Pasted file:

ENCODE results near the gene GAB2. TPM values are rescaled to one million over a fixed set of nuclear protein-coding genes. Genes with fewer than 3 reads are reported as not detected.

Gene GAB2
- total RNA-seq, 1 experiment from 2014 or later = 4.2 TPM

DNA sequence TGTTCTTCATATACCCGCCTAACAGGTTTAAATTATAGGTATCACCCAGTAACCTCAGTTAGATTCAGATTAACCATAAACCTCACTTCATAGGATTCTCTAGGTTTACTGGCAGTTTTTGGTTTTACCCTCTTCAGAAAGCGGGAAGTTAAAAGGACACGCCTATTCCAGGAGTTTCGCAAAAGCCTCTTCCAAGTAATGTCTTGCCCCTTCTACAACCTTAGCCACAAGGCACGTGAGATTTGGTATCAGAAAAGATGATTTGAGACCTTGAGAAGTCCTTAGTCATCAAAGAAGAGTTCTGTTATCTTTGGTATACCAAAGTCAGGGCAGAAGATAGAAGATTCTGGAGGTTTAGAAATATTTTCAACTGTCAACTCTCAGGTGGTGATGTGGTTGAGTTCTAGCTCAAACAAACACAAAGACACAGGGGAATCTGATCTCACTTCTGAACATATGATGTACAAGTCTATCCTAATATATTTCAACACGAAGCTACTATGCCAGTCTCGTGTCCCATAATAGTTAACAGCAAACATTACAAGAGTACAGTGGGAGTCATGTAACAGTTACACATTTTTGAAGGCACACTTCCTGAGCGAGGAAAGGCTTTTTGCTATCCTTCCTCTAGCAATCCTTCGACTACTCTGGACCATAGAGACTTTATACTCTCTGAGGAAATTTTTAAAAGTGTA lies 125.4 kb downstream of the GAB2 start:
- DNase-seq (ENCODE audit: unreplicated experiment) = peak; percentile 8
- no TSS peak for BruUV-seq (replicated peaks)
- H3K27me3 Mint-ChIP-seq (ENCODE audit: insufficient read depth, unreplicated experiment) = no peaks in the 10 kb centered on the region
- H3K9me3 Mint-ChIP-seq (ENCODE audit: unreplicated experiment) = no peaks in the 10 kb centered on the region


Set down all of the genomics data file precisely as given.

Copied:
ENCODE results near the gene GAB2. TPM values are rescaled to one million over a fixed set of nuclear protein-coding genes. Genes with fewer than 3 reads are reported as not detected.

Gene GAB2
- total RNA-seq, 1 experiment from 2014 or later = 4.2 TPM

DNA sequence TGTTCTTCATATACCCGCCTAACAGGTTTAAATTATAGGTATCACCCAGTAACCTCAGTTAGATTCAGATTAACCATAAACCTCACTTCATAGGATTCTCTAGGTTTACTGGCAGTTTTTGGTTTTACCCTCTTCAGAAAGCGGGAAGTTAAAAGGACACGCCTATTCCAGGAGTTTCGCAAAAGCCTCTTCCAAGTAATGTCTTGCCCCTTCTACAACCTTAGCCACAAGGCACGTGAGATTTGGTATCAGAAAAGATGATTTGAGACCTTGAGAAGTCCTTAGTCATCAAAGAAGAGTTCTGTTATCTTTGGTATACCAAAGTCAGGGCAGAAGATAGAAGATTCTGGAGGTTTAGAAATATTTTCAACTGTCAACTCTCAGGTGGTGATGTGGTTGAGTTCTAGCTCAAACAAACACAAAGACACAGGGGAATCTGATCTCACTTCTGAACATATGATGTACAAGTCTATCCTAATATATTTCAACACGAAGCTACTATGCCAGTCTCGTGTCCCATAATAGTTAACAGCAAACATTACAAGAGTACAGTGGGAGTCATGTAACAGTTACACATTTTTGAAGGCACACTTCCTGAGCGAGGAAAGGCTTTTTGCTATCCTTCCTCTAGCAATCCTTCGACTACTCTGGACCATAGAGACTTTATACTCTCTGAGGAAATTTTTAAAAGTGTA lies 125.4 kb downstream of the GAB2 start:
- DNase-seq (ENCODE audit: unreplicated experiment) = peak; percentile 8
- no TSS peak for BruUV-seq (replicated peaks)
- H3K27me3 Mint-ChIP-seq (ENCODE audit: insufficient read depth, unreplicated experiment) = no peaks in the 10 kb centered on the region
- H3K9me3 Mint-ChIP-seq (ENCODE audit: unreplicated experiment) = no peaks in the 10 kb centered on the region